Proof that a lot of strategy consultants leave after two years

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Proof that a lot of strategy consultants leave after two years

Consulting has quietly become one of, if not the hottest industry for students graduating from top universities. Among 2018 Harvard undergrads, roughly 18% chose a career in consulting – the same percentage that took a job in finance. At Harvard Business School, one-fourth of all recent grads went into consulting. The numbers are even higher at Yale School of Management (35%). However, history suggests that many consultants likely won’t be in it for the long haul. The chances are strong they’ll be hunting for something new in short order.

The new research comes from this year’s 100 Best Companies to Work For via Fortune. The annual list is always difficult to navigate when it comes to financial services because the methodology includes much more than pure compensation numbers. For example, a grocery chain came in third place while Goldman Sachs, the top-rated large investment bank, finished 62nd. Still, some of the details surrounding the three big consulting firms to make the list are rather illuminating.

At 10th-ranked Boston Consulting Group, just 2% of current employees have spent more than 20 years at the firm. Moreover, only 11% are at least 10 years in. So how do they fill all the seats? A whopping 43% of BCG employees have been with the firm for fewer than two years, according to Fortune. Close to half the company has yet to celebrate their second work anniversary! Perhaps more eye-opening, around 77% have worked there for five years or fewer. Consulting, at least at the more prestigious firms, appears a young person’s game.

A New York area financial services recruiter says the narrative shouldn’t come as a shock, though she was surprised the junior numbers were so high. “There are thousands of foot soldiers and only a few generals who bring in the business,” she said, noting the top of the management pyramid is particularly narrow in consulting. Besides, there is an unspoken understanding that many consultants at top firms will leave after a few years for other opportunities, including some who head to business school. “People at firms like Bain, McKinsey and BCG receive some of the best training and are highly sought-after in the corporate world,” she said.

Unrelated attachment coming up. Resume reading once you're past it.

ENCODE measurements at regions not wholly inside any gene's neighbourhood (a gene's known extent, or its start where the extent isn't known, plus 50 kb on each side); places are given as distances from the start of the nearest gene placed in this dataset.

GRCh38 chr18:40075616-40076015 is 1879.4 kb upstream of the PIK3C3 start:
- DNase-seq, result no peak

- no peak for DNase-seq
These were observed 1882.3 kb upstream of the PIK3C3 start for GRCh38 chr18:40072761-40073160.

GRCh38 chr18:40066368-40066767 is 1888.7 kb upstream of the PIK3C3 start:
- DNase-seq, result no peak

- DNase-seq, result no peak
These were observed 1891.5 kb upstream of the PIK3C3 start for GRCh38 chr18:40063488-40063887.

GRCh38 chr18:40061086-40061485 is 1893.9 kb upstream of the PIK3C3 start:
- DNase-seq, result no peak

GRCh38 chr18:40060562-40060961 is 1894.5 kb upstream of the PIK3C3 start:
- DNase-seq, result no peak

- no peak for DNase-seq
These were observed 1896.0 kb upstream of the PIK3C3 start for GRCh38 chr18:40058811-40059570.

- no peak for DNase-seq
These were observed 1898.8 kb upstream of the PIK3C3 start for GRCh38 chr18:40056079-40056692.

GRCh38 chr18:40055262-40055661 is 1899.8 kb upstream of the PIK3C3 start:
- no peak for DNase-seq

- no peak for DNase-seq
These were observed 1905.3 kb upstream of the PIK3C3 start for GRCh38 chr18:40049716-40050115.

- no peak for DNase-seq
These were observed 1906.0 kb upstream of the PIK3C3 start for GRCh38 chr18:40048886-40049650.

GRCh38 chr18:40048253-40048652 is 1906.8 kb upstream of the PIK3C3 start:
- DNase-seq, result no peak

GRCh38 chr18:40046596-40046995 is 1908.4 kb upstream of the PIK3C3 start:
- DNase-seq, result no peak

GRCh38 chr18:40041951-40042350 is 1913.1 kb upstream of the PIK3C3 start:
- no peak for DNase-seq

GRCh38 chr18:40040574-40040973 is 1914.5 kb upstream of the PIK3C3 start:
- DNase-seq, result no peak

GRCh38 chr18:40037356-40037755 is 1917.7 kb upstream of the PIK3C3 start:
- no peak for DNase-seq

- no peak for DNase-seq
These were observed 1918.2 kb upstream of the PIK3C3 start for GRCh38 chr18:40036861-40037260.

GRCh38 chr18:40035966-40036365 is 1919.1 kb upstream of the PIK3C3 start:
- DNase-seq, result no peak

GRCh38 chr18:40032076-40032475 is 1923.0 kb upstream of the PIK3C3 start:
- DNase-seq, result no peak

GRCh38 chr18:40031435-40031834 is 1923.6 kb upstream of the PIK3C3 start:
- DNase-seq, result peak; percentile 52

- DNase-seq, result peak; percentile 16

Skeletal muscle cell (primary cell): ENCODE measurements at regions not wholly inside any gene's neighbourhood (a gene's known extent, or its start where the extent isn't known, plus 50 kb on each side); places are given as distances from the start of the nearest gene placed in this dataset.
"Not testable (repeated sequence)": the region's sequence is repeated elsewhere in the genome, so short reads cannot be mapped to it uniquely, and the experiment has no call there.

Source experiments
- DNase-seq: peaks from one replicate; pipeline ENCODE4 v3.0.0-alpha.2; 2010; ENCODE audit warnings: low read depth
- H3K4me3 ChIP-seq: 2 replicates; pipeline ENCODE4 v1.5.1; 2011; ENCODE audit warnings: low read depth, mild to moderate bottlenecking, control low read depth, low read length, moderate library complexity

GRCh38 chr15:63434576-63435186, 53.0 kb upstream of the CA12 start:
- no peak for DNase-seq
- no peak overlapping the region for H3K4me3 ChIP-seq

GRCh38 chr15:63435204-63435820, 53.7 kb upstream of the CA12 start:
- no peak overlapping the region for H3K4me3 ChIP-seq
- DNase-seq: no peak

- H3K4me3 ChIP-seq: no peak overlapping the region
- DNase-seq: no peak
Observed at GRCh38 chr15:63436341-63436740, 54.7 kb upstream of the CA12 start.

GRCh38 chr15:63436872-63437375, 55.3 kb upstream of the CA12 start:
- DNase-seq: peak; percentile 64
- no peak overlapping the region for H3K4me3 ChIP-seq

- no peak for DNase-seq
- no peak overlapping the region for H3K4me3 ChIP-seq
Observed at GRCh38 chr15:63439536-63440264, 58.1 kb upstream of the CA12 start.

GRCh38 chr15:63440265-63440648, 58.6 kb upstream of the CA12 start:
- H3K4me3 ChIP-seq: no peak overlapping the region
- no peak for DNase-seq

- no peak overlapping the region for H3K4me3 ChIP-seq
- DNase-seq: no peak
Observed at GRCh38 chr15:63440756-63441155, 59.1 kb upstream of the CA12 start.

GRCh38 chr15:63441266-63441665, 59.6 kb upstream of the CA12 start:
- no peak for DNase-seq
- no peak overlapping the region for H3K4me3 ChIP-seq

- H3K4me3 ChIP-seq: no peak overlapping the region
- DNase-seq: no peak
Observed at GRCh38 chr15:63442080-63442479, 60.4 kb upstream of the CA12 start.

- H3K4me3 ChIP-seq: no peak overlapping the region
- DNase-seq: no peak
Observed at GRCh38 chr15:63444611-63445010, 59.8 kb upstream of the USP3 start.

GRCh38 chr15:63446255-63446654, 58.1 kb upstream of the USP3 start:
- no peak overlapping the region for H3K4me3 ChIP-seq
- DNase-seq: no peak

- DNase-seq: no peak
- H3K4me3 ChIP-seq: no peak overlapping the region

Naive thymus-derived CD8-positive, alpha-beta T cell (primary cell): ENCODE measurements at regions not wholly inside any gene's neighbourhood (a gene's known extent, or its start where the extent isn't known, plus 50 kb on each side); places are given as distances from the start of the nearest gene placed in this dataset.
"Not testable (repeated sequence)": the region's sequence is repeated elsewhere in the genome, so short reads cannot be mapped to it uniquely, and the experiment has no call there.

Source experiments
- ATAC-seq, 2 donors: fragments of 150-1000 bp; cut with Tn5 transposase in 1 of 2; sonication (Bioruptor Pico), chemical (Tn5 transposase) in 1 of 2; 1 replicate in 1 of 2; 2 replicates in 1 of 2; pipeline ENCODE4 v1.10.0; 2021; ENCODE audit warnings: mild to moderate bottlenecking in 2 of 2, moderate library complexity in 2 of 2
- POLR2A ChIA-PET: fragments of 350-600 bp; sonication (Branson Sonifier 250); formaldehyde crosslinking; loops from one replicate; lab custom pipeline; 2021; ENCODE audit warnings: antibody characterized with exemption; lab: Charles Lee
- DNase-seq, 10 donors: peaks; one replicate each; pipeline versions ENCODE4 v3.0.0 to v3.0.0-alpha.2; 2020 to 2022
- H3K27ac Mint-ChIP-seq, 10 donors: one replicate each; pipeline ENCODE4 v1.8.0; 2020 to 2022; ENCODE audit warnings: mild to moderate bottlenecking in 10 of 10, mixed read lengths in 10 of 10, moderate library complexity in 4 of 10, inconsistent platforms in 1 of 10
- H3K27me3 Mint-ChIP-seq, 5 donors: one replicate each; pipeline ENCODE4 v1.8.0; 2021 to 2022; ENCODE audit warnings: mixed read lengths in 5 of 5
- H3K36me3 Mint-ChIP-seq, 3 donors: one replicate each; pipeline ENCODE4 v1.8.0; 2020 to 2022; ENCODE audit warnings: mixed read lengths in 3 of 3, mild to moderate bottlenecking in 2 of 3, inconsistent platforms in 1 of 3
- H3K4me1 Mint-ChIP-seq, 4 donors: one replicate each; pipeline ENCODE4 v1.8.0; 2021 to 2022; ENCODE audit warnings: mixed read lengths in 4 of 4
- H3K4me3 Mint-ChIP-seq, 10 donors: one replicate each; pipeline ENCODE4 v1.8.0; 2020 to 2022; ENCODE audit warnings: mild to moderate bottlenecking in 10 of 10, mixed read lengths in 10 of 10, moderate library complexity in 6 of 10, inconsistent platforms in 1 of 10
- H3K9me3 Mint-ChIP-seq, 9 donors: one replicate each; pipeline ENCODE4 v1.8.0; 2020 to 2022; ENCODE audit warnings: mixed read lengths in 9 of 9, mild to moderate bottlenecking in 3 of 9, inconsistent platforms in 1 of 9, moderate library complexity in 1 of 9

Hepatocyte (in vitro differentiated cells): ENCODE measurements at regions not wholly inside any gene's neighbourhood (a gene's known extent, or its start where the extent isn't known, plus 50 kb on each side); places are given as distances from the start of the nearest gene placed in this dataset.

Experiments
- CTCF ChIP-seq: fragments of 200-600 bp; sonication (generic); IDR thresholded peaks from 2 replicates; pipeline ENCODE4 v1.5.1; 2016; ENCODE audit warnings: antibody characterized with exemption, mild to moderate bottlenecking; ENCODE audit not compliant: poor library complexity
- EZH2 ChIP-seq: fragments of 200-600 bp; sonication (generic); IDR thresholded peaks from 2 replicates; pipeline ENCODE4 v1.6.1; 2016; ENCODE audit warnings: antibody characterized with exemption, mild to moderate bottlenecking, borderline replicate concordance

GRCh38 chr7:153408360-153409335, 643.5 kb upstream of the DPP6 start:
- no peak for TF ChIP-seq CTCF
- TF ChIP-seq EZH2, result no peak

The numbers are similar, though slightly depressed at the two other consulting firms that made Fortune’s list. At Deloitte, around 34% of employees have less than two years of experience, according to the report. Roughly 28% fit that mold at PwC. Of course, the Big Four also have tax practices that don’t open near as many doors as pure management consulting roles.

The recruiter, who asked to remain anonymous as she covers the industry, said the disparity between Boston Consulting Group and the two other firms makes sense. People who have resumes that include BCG – or close competitors McKinsey and Bain – tend to be looked at as bigger assets in the market and should, in theory, have more outside opportunities at a younger age.

So the numbers don’t necessarily portend bad news for people who want to get in to consulting. Just know it’s rather rare to build a long career at a single firm, whether due to your volition or the limitations of the company. Plus, you can take comfort in the fact that nearly half the firm doesn’t have all that much more experience than you do.

Consulting vs. banking

While it’s not a direct apples-to-apples comparison, our recent look at the average tenure at investment banks tells a somewhat different story. Wall Street employs plenty of green securities professionals – between 24% and 36% of FINRA-registered employees have three years or fewer under their belt, depending on the firm. But banks also hold on to way more veterans, despite recent cuts across the industry.

At UBS, for example, around 21% of FINRA-registered employees in New York have 20-plus years with the company, compared to just 2% at BCG. Banks like Morgan Stanley and Bank of America Merrill Lynch are just a few percentage points behind UBS. Only at Goldman Sachs do 20-year veterans make up a single-digit percentage of its securities and investment staff, according to current records.

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